Nevada OKs Raider Stadium Deal
The Oakland Raiders took another step toward eventually becoming the Las Vegas Raiders, Tuesday. From a report from News 3 Las Vegas, the Nevada Senate voted 16-5 to approve a stadium funding deal for the Raiders.
The next step is for the proposal to go to the Nevada General Assembly, which is set to be on Thursday. Notably, it was last month when Nevada oversight committee unanimously approved a $750 million public funding plan for the said stadium.
Prior to that, when the Raiders released renderings of the stadium, they and the Sands Casino Group made it clear that if the legislature approved the $750 million public funding package, they would make sure the Raiders wound up in Las Vegas.
There are plenty of proponents of the stadium deal, but there are also a number of opponents, several of whom made their case at the Nevada Senate prior to Tuesday's vote.
"This will be ladies and gentlemen, the largest tax increase in the history of the state of Nevada," Clark County Commissioner Chris Guinchigliani said.
"The scam of this stadium might benefit a couple billionaires, but it 's a high-risk investment for our state," Bob Fulkerson claimed who is a protester with the Progressive Leadership Alliance of Nevada.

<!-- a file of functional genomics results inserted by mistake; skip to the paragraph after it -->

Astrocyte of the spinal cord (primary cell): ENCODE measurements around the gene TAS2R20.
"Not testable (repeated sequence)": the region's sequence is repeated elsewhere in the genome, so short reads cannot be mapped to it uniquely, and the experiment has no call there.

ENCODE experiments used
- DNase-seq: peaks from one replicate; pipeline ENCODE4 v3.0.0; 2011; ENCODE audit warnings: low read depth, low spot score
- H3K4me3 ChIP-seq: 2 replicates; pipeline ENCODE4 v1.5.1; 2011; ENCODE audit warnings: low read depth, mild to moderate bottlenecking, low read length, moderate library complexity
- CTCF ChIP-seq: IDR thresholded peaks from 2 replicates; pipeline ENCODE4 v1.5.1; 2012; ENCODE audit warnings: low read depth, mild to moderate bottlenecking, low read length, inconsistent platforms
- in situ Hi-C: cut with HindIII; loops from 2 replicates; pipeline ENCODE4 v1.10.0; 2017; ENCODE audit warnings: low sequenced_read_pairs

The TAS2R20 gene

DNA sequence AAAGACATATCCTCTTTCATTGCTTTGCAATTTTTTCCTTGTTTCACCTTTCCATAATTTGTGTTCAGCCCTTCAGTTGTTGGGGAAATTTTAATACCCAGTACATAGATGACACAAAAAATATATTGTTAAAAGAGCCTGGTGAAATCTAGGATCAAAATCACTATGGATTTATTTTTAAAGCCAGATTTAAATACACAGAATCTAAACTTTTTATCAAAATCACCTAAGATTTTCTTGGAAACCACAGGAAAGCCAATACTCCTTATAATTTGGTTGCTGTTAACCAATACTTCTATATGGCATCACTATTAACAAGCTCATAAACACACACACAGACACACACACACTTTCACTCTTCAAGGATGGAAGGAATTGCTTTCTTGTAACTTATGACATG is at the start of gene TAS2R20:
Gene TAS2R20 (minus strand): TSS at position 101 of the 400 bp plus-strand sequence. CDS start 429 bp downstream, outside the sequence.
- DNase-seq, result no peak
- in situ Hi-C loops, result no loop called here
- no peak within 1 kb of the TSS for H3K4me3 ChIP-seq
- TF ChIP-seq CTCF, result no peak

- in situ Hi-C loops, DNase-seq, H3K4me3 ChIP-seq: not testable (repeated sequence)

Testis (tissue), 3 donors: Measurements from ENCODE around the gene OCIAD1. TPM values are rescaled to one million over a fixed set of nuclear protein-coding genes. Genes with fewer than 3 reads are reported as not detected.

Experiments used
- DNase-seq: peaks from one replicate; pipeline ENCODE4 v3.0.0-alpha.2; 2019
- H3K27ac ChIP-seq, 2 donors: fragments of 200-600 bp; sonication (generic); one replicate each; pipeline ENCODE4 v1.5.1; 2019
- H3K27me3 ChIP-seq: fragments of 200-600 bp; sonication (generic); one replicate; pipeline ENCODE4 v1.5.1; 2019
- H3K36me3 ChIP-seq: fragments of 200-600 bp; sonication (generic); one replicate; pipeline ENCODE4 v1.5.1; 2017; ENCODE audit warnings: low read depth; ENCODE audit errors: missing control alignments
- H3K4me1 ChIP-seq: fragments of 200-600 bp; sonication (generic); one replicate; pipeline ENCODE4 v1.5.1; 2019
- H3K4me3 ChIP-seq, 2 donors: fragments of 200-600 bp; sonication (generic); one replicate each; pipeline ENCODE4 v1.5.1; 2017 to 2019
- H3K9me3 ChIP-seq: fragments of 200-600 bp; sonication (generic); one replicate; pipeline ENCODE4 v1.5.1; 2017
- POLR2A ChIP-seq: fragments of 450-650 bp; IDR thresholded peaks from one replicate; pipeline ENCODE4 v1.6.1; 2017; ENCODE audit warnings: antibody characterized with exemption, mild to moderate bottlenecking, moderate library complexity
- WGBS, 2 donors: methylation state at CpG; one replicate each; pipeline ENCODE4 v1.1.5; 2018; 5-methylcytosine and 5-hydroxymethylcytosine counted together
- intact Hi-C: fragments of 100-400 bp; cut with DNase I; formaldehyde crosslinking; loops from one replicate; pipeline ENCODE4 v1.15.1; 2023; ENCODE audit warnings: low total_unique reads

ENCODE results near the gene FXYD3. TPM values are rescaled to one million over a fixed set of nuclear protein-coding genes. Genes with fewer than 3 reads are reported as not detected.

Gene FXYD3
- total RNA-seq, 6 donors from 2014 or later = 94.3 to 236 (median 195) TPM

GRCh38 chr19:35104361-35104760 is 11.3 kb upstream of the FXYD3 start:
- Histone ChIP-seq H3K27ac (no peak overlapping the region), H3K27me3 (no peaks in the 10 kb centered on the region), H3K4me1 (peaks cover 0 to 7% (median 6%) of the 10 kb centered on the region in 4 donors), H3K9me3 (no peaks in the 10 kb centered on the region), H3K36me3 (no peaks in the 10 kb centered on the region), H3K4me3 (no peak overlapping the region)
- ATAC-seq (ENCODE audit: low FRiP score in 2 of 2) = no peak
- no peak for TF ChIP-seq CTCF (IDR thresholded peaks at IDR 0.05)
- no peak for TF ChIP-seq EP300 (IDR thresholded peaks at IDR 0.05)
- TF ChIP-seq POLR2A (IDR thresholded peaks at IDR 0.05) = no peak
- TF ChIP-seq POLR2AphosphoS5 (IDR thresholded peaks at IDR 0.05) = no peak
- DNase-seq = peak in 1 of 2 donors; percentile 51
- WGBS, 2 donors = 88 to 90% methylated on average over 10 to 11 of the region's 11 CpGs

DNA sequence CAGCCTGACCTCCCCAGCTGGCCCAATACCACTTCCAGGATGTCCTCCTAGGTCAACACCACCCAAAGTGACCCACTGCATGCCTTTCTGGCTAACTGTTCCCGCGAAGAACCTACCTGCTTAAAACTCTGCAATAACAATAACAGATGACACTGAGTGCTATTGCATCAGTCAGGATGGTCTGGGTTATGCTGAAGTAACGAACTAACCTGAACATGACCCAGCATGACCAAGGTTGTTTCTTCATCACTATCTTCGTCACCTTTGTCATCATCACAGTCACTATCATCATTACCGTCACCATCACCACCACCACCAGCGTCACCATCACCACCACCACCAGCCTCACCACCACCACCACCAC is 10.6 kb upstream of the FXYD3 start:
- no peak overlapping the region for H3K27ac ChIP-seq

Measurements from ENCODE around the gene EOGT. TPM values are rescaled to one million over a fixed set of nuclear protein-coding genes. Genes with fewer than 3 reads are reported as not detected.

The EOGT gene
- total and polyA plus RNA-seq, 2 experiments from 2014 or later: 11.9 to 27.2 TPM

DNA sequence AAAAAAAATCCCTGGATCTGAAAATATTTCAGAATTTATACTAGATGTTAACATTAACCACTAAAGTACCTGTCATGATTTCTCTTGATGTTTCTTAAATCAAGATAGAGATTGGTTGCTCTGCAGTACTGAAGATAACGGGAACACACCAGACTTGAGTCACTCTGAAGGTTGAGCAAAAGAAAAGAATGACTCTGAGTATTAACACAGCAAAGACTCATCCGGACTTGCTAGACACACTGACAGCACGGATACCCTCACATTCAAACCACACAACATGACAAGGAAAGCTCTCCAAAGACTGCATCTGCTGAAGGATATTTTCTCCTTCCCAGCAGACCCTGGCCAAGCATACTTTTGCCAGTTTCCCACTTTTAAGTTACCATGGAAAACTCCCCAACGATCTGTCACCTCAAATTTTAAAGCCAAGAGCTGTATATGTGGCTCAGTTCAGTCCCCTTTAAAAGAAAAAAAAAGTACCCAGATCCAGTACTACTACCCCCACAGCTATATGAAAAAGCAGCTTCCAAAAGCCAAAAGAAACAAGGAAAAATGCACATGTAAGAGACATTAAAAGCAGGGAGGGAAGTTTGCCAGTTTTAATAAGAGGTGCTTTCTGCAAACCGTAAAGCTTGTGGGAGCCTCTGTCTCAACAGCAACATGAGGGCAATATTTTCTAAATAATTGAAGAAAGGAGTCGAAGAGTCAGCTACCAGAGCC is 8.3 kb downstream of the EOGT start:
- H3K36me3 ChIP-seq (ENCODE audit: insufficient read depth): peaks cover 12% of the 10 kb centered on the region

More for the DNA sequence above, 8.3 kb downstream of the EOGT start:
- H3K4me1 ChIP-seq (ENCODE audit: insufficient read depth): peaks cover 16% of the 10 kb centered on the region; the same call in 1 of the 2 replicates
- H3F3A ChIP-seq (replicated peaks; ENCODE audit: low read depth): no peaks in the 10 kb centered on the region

The Senate is on an extreme limbo taking equal testimony from supporters and detractors before ultimately voting in favor of the proposal.
Meanwhile, Ryan Wilson wrote:
The stadium venue's estimated cost is $1.9 billion, and state lawmakers would have to approve the $1.4 billion stadium's public funding package.
Proponents of the plan, which include the Las Vegas Sands, want to increase the hotel tax to raise the $750 million that was approved Thursday, while the Raiders and the Sands would cover $1.25 billion. Of that total, the Raiders would chip in $500 million.
Ongoing expenses would be paid for by "about $35 million per year in taxes generated" on stadium grounds, Sisolak told CBS News, adding: "This is a great day for Las Vegas for UNLV and for the Raiders."
Meanwhile, the legislature has not yet set a date for the vote on the stadium. Proponents also want state lawmakers to meet and greenlight the deal as soon as possible. The next step would be to pitch the deal to NFL owners, 75 percent of whom must approve any team relocation. The owners are expected to next meet in January.